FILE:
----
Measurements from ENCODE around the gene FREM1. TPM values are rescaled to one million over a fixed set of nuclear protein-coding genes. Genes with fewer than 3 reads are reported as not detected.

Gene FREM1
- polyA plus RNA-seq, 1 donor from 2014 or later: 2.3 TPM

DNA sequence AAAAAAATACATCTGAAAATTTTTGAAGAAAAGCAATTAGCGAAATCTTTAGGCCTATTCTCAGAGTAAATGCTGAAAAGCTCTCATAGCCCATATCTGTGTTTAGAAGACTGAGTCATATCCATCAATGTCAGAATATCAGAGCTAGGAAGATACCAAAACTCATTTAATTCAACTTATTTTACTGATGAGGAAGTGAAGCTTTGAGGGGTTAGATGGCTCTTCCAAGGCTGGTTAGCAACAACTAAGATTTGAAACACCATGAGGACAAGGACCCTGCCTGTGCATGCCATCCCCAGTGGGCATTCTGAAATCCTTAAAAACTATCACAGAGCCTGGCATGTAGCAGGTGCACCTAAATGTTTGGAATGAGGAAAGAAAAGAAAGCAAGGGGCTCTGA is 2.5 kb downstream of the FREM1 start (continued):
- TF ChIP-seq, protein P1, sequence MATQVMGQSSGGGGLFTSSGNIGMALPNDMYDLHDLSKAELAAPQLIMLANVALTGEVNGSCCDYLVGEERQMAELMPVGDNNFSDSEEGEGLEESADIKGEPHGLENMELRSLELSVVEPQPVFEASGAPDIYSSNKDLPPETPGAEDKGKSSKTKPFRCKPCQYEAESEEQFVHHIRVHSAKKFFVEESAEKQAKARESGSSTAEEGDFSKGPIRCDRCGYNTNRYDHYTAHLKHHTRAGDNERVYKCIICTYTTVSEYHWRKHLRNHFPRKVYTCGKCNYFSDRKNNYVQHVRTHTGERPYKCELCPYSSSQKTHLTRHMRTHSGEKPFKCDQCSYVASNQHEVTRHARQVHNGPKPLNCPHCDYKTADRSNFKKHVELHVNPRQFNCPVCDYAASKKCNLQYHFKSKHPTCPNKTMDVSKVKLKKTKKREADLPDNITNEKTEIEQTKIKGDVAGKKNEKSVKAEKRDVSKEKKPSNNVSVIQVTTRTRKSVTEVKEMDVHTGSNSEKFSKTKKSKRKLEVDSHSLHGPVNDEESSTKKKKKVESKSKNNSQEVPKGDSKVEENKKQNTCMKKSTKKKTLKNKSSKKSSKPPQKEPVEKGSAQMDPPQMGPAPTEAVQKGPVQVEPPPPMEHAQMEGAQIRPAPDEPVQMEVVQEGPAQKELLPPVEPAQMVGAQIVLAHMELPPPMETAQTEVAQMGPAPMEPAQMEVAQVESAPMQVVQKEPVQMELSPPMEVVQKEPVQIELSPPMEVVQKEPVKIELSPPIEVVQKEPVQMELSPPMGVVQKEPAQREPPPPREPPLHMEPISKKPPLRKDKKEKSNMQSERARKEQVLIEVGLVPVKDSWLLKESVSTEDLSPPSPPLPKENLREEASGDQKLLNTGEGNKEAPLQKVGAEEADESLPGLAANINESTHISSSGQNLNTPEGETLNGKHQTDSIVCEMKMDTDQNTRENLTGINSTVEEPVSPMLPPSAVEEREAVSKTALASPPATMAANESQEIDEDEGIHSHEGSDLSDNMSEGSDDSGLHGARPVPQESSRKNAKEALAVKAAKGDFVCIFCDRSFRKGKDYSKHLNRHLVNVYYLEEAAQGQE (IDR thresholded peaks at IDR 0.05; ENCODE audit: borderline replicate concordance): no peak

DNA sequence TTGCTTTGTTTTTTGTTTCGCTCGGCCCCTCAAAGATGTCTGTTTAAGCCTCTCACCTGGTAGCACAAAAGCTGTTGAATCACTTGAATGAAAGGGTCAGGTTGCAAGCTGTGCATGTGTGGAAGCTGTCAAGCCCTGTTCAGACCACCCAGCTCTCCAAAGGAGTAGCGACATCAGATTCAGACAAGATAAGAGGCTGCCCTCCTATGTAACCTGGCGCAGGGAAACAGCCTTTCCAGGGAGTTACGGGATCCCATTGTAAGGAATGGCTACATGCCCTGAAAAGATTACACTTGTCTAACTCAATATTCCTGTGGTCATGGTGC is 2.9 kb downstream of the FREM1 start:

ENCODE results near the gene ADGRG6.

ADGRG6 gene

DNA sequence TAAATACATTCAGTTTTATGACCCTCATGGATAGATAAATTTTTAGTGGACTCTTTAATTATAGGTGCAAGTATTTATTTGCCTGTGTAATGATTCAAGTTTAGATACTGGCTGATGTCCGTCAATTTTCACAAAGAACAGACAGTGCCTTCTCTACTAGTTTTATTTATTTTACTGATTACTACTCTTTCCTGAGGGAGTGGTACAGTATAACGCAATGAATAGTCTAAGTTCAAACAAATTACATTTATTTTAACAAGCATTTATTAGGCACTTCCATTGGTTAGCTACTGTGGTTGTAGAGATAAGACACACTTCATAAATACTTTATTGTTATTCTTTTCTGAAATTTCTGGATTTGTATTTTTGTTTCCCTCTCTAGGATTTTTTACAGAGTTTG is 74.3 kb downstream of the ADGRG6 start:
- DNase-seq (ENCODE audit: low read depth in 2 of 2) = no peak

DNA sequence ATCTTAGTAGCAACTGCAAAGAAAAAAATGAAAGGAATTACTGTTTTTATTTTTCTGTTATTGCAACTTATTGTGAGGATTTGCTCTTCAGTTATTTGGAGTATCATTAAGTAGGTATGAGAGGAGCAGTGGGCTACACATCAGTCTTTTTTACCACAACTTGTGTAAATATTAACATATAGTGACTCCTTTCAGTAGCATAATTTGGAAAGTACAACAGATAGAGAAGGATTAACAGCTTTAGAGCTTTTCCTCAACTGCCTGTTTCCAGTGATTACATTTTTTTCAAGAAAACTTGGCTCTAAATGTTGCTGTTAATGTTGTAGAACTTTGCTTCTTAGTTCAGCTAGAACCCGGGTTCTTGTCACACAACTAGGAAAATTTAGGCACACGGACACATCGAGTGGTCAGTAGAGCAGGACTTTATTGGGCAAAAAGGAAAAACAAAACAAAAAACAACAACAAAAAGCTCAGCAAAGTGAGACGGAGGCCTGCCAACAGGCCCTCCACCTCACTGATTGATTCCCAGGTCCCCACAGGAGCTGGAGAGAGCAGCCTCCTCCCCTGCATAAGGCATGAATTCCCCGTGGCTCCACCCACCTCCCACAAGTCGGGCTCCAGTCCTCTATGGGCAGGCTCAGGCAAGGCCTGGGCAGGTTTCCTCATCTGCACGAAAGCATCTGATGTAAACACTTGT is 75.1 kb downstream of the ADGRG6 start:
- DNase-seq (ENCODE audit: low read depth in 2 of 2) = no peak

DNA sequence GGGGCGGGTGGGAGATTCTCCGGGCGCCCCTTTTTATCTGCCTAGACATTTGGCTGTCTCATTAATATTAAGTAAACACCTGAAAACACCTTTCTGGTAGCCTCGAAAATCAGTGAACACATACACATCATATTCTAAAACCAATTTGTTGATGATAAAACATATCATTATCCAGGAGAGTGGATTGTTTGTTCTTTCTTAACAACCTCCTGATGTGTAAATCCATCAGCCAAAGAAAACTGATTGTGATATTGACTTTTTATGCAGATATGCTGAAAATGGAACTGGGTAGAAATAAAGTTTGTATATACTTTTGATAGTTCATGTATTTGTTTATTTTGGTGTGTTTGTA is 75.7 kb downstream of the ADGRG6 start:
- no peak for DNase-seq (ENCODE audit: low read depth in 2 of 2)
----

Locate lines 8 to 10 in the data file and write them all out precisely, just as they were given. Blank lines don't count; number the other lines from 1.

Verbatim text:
ADGRG6 gene

DNA sequence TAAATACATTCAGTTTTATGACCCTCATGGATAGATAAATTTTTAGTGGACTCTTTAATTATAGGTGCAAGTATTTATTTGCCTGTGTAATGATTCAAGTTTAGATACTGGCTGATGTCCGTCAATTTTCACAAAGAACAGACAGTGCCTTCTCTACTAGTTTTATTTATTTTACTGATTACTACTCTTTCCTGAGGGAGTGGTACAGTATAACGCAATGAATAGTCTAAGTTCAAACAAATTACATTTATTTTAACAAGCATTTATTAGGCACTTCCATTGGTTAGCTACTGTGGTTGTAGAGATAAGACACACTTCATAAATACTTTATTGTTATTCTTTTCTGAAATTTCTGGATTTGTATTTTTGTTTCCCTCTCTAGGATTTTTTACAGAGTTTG is 74.3 kb downstream of the ADGRG6 start:
- DNase-seq (ENCODE audit: low read depth in 2 of 2) = no peak